U.S. Fish Commission Created (1871)

Commercial fishermen first raised the alarm:  The oceans were being overfished.  They knew it long before anyone else, because they were experiencing smaller catches from each haul of their nets, needed to travel to deeper and more dangerous waters to fill their holds, and caught smaller fish every year.

Commercial fishing fleet in Kodiak, Alaska (photo by James Brooks)

It took many years and much debate for science and government to agree with the fishermen.  Around 1850, government commissions began to look into the claims of fishermen. Some of the most learned men of the time, including Thomas Huxley, insisted the oceans were inexhaustible, based merely on their great size.  Others, using data, concluded the opposite.

The U.S. government decided to do something about it in 1871.  Congress passed and President Grant signed, on February 9 of that year, a law which created the U.S. Office of the Commissioner of Fish and Fisheries.  Its role was to “prosecute investigations on the subject (of the diminution of valuable fishes) with the view to ascertaining whether any and what diminution in the number of the food-fishes of the coast and the lakes of the United States had taken place.”  The Fish Commission, as it became known, was also to make recommendations for repairing the fisheries.

Spencer Fullerton Baird, First leader of the U.S. Fish Commission

President Grant appointed Spencer Fullerton Baird as Commissioner.  At the time, Baird’s full-time job was as the original curator of the Smithsonian Institution, which had been established in 1850 (in 1878, Baird became the second Secretary of the Smithsonian) .  A well regarded naturalist, Baird took a broad approach to understanding and improving the country’s fisheries. He established headquarters at Woods Hole, Massachusetts (now one of the world’s leading centers for marine science) .  He began studies of major fisheries, including striped bass, cod and bluefish.  He invested in aquaculture, which was considered a promising method for growing marine fisheries populations (it later proved not to be particularly useful).  Baird directed the agency until his death in 1887, but by then the Fish Commission and its purpose were well established.

Over the past century, the U.S. Fish Commission has seen many re-organizations.  It began as an independent agency, then became part of the new Department of Commerce and Labor in 1903, switched to the Department of Interior in 1939 and returned to Commerce in 1970.  In that year it was placed inside the National Oceanic and Atmospheric Administration (NOAA, where it remains today) and named the National Marine Fisheries Service.

Today, NOAA Fisheries has enormous responsibilities.  It oversees regulations governing the catches of all marine fisheries, a $200 billion industry supplying 1.6 million jobs.  It implements the Endangered Species Act for 157 marine and anadromous species.  It conducts research on fisheries and marine biology through a network of 6 science centers and 20 laboratories.  Most importantly, it tracks the status of 474 stocks of fisheries organisms with the goal of assuring the sustainable yield from those stocks.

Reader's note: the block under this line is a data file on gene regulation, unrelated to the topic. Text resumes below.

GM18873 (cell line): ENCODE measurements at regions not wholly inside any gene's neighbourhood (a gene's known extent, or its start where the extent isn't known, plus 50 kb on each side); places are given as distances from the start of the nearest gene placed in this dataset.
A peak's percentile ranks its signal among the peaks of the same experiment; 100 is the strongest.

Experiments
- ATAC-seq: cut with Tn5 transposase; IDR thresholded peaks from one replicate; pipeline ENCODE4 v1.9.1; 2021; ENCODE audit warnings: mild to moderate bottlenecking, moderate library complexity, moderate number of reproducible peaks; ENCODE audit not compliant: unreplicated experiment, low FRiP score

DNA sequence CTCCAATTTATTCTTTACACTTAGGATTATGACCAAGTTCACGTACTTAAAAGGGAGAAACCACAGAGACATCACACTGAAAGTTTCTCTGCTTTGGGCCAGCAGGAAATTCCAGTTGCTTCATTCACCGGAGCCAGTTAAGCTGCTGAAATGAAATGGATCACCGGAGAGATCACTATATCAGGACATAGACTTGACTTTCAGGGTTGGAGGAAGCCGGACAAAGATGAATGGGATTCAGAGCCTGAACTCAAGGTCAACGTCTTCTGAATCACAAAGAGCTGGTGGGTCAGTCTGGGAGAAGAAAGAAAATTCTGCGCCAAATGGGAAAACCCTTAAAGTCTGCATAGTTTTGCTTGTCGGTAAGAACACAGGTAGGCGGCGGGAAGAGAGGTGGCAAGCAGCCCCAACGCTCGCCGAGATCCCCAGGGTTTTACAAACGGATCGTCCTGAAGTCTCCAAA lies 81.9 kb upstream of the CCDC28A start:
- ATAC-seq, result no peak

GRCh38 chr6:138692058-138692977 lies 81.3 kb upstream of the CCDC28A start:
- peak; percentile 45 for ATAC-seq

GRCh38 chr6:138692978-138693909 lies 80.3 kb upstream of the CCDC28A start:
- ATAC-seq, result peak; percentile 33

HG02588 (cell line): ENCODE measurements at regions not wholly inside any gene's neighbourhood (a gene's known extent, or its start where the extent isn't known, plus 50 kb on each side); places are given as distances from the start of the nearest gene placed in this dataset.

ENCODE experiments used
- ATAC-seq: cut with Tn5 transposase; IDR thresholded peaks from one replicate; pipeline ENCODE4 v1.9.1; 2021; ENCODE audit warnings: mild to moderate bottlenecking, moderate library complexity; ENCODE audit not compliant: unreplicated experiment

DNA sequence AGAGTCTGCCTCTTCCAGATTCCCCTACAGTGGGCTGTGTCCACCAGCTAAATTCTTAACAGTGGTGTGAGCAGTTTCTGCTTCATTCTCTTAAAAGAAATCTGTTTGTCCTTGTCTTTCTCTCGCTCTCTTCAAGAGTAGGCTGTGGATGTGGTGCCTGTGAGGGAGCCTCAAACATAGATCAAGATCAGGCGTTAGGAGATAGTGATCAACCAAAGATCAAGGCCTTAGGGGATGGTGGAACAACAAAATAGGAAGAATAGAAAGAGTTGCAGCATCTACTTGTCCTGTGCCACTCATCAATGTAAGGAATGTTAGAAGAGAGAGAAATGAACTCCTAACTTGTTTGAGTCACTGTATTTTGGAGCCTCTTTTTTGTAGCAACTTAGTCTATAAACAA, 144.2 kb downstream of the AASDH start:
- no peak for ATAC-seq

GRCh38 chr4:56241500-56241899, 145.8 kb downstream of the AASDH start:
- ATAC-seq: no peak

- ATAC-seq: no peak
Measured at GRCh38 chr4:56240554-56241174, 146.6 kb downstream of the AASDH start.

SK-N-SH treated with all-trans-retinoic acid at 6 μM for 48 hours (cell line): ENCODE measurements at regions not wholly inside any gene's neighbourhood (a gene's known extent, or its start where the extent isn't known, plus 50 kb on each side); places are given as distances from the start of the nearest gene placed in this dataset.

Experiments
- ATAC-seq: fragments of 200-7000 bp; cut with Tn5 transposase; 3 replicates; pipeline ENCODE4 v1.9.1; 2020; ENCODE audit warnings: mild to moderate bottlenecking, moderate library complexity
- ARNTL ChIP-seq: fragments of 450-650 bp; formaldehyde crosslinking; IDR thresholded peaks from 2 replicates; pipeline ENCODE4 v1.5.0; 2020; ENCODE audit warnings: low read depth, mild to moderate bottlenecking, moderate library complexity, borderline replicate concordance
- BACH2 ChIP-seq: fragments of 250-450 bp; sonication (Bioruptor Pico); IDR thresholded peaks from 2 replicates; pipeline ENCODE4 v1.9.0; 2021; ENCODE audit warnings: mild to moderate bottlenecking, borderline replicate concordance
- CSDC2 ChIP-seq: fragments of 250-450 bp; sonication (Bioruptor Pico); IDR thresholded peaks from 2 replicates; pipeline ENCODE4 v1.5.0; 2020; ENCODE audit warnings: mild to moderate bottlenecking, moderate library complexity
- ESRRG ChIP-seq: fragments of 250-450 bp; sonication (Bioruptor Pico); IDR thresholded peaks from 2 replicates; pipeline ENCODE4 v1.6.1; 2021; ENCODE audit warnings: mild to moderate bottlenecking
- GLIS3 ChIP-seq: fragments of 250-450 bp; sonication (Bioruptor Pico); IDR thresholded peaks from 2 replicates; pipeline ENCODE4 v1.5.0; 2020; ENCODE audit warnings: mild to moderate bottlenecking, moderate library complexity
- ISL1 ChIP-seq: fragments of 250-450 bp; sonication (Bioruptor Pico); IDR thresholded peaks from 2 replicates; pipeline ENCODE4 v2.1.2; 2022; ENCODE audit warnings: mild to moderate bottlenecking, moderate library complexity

References:

Guinan, John A. and Ralph E. Curtis.  1971.  A Century of Conservation.  NOAA(12):40-44.  Available at:  https://www.nefsc.noaa.gov/history/stories/century.html.  Accessed February 6, 2018.

Nielsen, Larry A.  1976.  The Evolution of Fisheries Management Philosophy.  Marine Fisheries Review December 1976:15-23.  Available at:  http://spo.nmfs.noaa.gov/mfr3812/mfr38122.pdf.  Accessed February 6, 2018.

NOAA Fisheries.  About Us.  Available at:  https://www.fisheries.noaa.gov/about-us.  Accessed February 6, 2018.

Smithsonian Institution Archives.  Spencer Fullerton Baird, 1823-1887.  Available at:  https://siarchives.si.edu/history/spencer-fullerton-baird.

This Month in Conservation

February 1
Afobaka Dam and Operation Gwamba (1964)
February 2
Groundhog Day
February 3
George Adamson, African Lion Rehabilitator, Born (1906)
February 4
Congress Overrides President Reagan’s Veto of Clean Water Act (1987)
February 5
National Wildlife Federation Created (1936)
February 6
Colin Murdoch, Inventor of the Tranquilizer Gun, Born (1929)
February 7
Karl August Mobius, Ecology Pioneer, Born (1825)
February 8
President Johnson Addresses Congress about Conservation (1965)
February 8
Lisa Perez Jackson, Environmental Leader, Born (1982)
February 9
U.S. Fish Commission Created (1871)
February 10
Frances Moore Lappe, author of Diet for a Small Planet, born (1944)
February 11
International Day of Women and Girls in Science
February 12
Judge Boldt Affirms Native American Fishing Rights (1974)
February 13
Thomas Malthus Born (1766)
February 14
Nature’s Faithful Lovers
February 15
Complete Human Genome Published (2001)
February 16
Kyoto Protocol, Controlling Greenhouse-Gas Emissions, Begins (2005)
February 16
Alvaro Uglade, Father of Costa Rica’s National Parks, Born (1946)
February 17
Sombath Somphone, Laotian Environmentalist, Born (1952)
February 17
R. A. Fischer, Statistician, Born (1890)
February 18
Julia Butterfly Hill, Tree-Sitter, Born (1974)
February 18
World Pangolin Day
February 19
Lincoln Boyhood National Memorial Established (1962)
February 20
Ansel Adams, Nature Photographer, Born (1902)
February 21
Carolina Parakeet Goes Extinct (1918)
February 22
Nile Day
February 23
Italy’s Largest Inland Oil Spill (2010)
February 24
Joseph Banks, British Botanist, Born (1743)
February 25
First Federal Timber Act Passed (1799)
February 26
Four National Parks Established (1917-1929)
February 27
International Polar Bear Day
February 28
Watson and Crick Discover The Double Helix (1953)
February 29
Nature’s Famous Leapers
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